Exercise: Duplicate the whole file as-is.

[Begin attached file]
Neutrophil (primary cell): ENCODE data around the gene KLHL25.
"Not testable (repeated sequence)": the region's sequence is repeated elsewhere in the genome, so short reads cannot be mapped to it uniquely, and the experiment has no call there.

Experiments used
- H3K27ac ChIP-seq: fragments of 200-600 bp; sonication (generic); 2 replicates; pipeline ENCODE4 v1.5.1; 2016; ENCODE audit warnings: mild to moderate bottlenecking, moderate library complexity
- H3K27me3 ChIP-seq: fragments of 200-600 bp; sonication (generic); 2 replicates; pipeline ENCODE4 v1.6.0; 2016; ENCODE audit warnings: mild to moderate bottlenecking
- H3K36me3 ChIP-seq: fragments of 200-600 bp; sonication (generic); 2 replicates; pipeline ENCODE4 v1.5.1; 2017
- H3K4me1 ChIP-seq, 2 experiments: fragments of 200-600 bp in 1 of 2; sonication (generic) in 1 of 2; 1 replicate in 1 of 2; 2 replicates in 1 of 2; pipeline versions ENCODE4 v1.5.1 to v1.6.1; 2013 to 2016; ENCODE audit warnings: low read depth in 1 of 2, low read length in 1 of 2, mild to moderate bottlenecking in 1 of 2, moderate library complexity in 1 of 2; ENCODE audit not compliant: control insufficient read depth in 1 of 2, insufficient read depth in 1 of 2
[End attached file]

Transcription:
Neutrophil (primary cell): ENCODE data around the gene KLHL25.
"Not testable (repeated sequence)": the region's sequence is repeated elsewhere in the genome, so short reads cannot be mapped to it uniquely, and the experiment has no call there.

Experiments used
- H3K27ac ChIP-seq: fragments of 200-600 bp; sonication (generic); 2 replicates; pipeline ENCODE4 v1.5.1; 2016; ENCODE audit warnings: mild to moderate bottlenecking, moderate library complexity
- H3K27me3 ChIP-seq: fragments of 200-600 bp; sonication (generic); 2 replicates; pipeline ENCODE4 v1.6.0; 2016; ENCODE audit warnings: mild to moderate bottlenecking
- H3K36me3 ChIP-seq: fragments of 200-600 bp; sonication (generic); 2 replicates; pipeline ENCODE4 v1.5.1; 2017
- H3K4me1 ChIP-seq, 2 experiments: fragments of 200-600 bp in 1 of 2; sonication (generic) in 1 of 2; 1 replicate in 1 of 2; 2 replicates in 1 of 2; pipeline versions ENCODE4 v1.5.1 to v1.6.1; 2013 to 2016; ENCODE audit warnings: low read depth in 1 of 2, low read length in 1 of 2, mild to moderate bottlenecking in 1 of 2, moderate library complexity in 1 of 2; ENCODE audit not compliant: control insufficient read depth in 1 of 2, insufficient read depth in 1 of 2